A fish stinks from the head to the tail.
When it comes to dysfunction in a team, corporation or even a family, poor leadership is, more often than not, the culprit. And that always starts at the top.
To the Los Angeles Lakers’ credit, they are apparently looking to get rid of the stench that’s been emanating from the franchise for six years. And so where did they begin the sanitation process? The front office. The top.
Magic Johnson is gone and so is Luke Walton. Rob Pelinka’s departure or dismissal would complete the front office/coach overhaul. As far as the roster is concerned, the Lakers have more options than what they think.
It is expected that they will chase the top free agents and rightfully so. They have the salary cap space to sign two. However, the Lakers must ask themselves: How will we attract these players?
The mystique of the purple and gold has faded considerably. L.A. can’t bank on players simply wanting to “expand their brand.” They could do so in any market. Still, others may not be entirely enthused about playing with an aging LeBron James—one who still commands all the attention off the court but is shedding responsibilities on it.
But the Lakers will try. They have to because the massively lucrative fanbase is fed up, and they don’t want to “waste” a second year with James on the team.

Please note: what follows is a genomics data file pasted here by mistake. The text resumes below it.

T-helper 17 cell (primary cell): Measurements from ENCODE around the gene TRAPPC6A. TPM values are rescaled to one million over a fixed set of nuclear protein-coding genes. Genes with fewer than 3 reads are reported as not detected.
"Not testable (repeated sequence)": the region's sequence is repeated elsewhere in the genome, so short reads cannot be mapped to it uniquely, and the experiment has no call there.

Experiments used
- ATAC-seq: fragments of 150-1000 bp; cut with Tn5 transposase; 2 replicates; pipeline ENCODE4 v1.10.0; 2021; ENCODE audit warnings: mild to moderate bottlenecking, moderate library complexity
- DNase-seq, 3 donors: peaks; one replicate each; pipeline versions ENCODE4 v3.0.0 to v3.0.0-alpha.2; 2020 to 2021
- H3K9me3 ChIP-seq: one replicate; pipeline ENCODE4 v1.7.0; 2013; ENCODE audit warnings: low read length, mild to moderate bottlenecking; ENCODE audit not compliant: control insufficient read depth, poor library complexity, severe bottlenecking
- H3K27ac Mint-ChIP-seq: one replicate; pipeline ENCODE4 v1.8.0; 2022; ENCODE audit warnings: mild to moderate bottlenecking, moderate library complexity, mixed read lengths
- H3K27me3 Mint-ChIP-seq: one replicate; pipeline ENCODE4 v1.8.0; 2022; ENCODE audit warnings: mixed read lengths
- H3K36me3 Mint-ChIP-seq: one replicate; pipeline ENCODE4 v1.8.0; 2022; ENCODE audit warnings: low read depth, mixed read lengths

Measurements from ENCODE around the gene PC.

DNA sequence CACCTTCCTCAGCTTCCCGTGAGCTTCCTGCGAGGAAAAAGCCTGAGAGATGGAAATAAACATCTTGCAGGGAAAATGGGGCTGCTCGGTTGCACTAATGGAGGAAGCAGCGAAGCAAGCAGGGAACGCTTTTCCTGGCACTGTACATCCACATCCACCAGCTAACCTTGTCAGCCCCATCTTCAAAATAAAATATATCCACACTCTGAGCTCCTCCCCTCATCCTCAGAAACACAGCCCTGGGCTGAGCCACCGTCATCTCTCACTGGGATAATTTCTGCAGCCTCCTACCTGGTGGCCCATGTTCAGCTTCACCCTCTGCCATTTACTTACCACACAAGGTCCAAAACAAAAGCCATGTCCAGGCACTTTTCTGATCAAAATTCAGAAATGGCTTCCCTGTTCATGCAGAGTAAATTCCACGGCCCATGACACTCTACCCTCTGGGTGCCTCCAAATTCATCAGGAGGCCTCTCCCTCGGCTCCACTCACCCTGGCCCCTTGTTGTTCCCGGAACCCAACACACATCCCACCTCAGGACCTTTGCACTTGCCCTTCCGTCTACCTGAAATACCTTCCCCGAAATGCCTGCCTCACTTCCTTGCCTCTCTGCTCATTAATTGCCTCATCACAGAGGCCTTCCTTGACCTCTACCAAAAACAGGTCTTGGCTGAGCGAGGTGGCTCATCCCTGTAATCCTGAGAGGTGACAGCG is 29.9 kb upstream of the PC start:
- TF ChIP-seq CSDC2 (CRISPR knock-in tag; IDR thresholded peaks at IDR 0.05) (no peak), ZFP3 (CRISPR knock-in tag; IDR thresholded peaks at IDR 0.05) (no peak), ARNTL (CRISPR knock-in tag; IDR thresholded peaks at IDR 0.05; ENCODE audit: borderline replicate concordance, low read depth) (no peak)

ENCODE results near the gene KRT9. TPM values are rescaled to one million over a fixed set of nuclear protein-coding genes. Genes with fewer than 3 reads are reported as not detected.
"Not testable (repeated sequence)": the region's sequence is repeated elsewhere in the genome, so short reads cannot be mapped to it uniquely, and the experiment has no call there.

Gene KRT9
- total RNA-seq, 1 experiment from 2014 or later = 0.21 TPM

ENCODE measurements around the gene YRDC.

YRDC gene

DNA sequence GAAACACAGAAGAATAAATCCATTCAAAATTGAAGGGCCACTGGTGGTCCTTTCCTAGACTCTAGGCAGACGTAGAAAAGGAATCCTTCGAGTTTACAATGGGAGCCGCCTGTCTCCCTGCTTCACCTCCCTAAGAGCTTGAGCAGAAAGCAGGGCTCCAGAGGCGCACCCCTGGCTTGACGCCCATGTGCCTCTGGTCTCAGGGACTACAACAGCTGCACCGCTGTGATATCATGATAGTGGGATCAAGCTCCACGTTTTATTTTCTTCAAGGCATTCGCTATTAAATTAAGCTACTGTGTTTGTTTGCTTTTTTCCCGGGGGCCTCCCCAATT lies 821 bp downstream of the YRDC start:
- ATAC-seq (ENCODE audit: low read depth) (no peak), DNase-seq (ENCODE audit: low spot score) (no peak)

The Lakers’ return to contention will be a process. On the surface, getting a free agent or two is a quick fix and the one that most of the fans would want.
But the Lakers might be better off keeping their younger guys, hiring a solid coach and going after only one free agent:
Walton landed in Sacramento, and Pelinka seems to have honed in on a prospect: Philadelphia 76ers assistant Monty Williams. The current Lakers’ GM had a recent second interview with Williams, whose biggest asset might be his relationships with some of the league’s superstars. He’s coached a young Anthony Davis in New Orleans and is familiar with Kawhi Leonard during his time as a Spurs exec. Not to mention he served as an assistant during Kevin Durant’s last season with the Thunder.
It’s safe to assume Pelinka is targeting Williams for his relationships with stars and his various experiences around the league. And that’s not a bad thing for the Lakers, whose previous reported interest with former Cleveland Cavaliers coach Ty Lue also likely centered around his relationship with James.
As the coach, Williams can act as a stabilizer. He can lean on his time as a Spurs exec to manage tensions and egos in the locker room. When it comes to coaching style, he’s not committed to a specific philosophy—at least from what we can ascertain based on his Pelicans stint. This could be used to the Lakers’ advantage: Williams can use that diversity to build around whatever roster they end up with.
There isn’t really a wrong option when it comes to altering the roster’s guards. The Lakers could continue to have faith in Lonzo Ball and develop his strengths, which are facilitation and perimeter defense. Rajon Rondo has those same attributes and could remain both a mentor and a safety net for Ball.